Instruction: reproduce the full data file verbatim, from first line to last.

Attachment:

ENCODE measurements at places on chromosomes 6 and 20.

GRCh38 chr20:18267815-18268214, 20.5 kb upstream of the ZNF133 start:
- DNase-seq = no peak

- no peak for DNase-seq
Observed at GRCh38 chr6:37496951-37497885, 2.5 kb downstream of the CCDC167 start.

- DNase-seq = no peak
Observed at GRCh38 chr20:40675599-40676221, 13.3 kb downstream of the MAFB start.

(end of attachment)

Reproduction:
ENCODE measurements at places on chromosomes 6 and 20.

GRCh38 chr20:18267815-18268214, 20.5 kb upstream of the ZNF133 start:
- DNase-seq = no peak

- no peak for DNase-seq
Observed at GRCh38 chr6:37496951-37497885, 2.5 kb downstream of the CCDC167 start.

- DNase-seq = no peak
Observed at GRCh38 chr20:40675599-40676221, 13.3 kb downstream of the MAFB start.